As a part of our Faces of Leadership series, we’re highlighting the unique perspectives and paths to success of some of today’s top executives. This time, we’re featuring Christiane Pendarvis, Co-President/Chief Merchandising and Design Officer for Savage x Fenty.
Christiane describes herself as a customer centric, global C-suite executive with over 25 years of experience leading direct-to-consumer and omni-channel retail businesses. Her career focus has been in retail merchandising and general management, running operating businesses with Fortune 500 brands including Old Navy and Victoria’s Secret.
Ahead, Christiane shares her perspective on cultivating a supportive leadership style and the best advice she’s ever received on leadership.
How would you describe your leadership style?
My leadership style is inspiring, supportive, and consistent. I know that our organization will only be as successful as the people who are helping to guide it. Therefore, my focus is on making sure they are clear on our vision and our strategy, that they have the resources and support that they need to deliver, and that I show up every day, as consistently as possible for my team.
What was your first leadership role like?
My very first leadership role was when I became a vice president of merchandising for a specialty retailer here in the US. I managed a team of about 10, in total: buyers, assistant buyers, and administrative people, and it was a big transition for me.
“One of the biggest things I learned in [my first leadership] role is to meet people and manage people where they are, how they are, and how they need to be managed.”
I think one of the biggest things that I learned in that role is to meet people and manage people where they are, how they are, and how they need to be managed. I did a great deal of introspection during that role, and I learned that not everyone operates the way I operate. It’s really important to understand how to guide and direct people. That is how you get the most out of them, based on meeting them exactly where they are.
Now, with over 25 years of experience under your belt, how has your relationship with leadership changed? What does it mean to you today?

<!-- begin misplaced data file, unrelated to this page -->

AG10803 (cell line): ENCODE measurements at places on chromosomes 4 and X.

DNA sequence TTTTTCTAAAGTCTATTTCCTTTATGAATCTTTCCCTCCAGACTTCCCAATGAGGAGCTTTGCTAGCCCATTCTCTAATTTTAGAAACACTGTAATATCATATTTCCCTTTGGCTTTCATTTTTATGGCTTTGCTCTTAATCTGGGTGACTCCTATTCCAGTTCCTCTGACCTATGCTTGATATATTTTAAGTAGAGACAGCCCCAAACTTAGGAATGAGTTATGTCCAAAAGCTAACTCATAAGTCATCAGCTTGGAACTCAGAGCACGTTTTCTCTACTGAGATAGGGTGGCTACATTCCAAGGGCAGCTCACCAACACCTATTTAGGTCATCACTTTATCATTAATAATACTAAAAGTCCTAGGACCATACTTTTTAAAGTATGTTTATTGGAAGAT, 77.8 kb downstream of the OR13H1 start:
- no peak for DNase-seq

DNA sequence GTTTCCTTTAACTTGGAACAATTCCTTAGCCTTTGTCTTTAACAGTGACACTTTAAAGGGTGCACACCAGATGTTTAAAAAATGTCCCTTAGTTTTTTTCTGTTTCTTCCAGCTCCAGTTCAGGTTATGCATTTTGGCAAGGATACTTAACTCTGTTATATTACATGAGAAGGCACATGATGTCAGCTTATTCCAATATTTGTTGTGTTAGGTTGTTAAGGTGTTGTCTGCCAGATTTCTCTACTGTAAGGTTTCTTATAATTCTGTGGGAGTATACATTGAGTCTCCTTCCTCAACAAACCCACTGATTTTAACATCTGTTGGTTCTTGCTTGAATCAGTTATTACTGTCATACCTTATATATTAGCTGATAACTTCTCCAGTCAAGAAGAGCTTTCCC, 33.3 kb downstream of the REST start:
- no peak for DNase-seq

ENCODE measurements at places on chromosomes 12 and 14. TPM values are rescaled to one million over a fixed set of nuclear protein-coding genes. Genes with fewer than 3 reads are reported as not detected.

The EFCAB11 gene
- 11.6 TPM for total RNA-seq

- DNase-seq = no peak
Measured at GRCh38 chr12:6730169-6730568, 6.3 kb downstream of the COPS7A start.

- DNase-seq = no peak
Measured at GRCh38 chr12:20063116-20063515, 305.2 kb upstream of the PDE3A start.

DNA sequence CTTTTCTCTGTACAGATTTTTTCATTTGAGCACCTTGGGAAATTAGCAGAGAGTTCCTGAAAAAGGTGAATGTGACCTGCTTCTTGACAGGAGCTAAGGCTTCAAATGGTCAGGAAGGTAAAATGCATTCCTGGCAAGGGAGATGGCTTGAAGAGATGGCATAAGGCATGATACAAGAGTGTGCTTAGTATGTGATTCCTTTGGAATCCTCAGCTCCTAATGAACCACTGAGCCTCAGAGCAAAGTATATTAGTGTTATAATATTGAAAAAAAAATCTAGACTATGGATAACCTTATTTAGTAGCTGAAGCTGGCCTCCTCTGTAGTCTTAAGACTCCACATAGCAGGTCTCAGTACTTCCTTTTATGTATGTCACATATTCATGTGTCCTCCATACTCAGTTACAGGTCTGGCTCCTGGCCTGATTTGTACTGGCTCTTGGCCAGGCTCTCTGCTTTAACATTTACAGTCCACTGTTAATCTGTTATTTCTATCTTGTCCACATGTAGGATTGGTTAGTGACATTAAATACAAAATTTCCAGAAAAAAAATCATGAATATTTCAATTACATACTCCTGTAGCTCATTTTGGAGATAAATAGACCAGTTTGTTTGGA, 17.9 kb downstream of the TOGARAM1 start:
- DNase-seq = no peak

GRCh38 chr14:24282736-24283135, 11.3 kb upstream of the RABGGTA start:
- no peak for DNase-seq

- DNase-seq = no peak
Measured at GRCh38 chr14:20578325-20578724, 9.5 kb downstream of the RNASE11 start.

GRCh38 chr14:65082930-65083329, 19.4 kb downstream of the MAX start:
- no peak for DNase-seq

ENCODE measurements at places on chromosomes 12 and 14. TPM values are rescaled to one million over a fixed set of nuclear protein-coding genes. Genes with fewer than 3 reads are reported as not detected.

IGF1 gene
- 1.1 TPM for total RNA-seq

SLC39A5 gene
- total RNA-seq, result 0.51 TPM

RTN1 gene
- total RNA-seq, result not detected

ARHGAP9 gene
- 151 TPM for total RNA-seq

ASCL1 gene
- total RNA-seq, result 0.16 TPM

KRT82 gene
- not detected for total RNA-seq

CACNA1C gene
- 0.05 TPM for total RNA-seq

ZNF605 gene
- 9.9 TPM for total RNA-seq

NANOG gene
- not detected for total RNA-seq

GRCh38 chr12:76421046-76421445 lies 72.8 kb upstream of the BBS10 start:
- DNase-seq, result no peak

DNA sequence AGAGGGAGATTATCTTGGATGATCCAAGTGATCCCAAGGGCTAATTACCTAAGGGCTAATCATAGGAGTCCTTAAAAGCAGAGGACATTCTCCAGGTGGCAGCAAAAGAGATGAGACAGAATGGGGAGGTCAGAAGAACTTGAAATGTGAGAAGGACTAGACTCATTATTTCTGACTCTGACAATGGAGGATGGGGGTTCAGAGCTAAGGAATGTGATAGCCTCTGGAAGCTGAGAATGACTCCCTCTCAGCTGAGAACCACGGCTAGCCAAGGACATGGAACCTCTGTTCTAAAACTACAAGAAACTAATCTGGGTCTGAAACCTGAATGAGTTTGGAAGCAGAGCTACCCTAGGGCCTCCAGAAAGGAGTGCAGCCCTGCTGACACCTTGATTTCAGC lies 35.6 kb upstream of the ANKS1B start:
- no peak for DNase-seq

Leadership to me is all about bringing together a diverse group of talent behind a shared vision and a common purpose. Specifically, that means picking the right talent, the right individual for the role and the organization, and then unlocking that talent, getting them to be the best possible version of themselves that they can be and really be fulfilled in everything they are doing. And inevitably, managing the roadblocks, the speed bumps, the challenges that will come along on that journey.
Tell us about the strengths you’ve developed along the way.
The strengths that I bring to my roles are vision, courage, and humility. I’m able to see things that other people aren’t able to see. And I’m always unafraid to say what might be unpopular but it needs to be said.
“I always approach my roles knowing that I don’t have all the answers.”
I always approach my roles knowing that I’m not the smartest person in the room. I don’t have all the answers. So I make sure that I am humble in how I lead my team.
What is the best advice you’ve received about being a leader?
Some of the best advice that I got about being a leader is to always remember you are always visible even when you think people are not watching and looking, they absolutely are. Do not forget the impact that you have on people, on your teams, on your organization. The shadow of the leader is very, very large and looms large. And so with that, the other piece of advice to go along with that is to make sure you have a safe space where you can seek counsel, guidance, and just support, because you’ll need it as well.